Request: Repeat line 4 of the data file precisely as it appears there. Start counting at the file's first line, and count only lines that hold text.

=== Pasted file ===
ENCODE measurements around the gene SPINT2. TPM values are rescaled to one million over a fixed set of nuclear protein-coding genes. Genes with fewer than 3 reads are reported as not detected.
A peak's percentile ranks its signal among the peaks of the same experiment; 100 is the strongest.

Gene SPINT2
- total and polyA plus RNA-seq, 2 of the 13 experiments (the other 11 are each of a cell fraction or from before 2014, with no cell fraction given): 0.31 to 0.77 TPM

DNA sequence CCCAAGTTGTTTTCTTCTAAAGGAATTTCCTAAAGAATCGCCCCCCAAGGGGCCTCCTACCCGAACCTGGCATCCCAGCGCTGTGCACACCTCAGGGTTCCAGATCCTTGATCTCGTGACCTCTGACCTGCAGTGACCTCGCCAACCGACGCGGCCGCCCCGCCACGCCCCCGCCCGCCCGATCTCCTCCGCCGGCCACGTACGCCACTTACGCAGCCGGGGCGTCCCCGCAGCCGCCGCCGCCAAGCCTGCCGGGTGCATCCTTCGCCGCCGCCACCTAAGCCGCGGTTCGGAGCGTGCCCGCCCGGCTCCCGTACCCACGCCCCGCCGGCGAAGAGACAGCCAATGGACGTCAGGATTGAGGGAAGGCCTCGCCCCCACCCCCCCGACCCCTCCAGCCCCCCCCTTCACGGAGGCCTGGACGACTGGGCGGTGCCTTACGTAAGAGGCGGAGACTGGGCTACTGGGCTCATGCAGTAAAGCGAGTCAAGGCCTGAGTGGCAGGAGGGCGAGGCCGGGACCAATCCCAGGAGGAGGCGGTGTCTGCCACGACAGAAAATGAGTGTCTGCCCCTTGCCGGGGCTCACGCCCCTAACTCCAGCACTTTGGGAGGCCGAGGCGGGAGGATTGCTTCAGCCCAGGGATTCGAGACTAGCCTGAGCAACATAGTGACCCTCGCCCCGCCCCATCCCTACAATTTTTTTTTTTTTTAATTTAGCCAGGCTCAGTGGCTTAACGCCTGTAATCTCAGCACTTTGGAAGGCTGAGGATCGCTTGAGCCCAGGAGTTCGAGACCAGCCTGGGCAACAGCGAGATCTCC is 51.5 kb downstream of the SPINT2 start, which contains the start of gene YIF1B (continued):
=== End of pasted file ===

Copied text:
- total and polyA plus RNA-seq, 2 of the 13 experiments (the other 11 are each of a cell fraction or from before 2014, with no cell fraction given): 0.31 to 0.77 TPM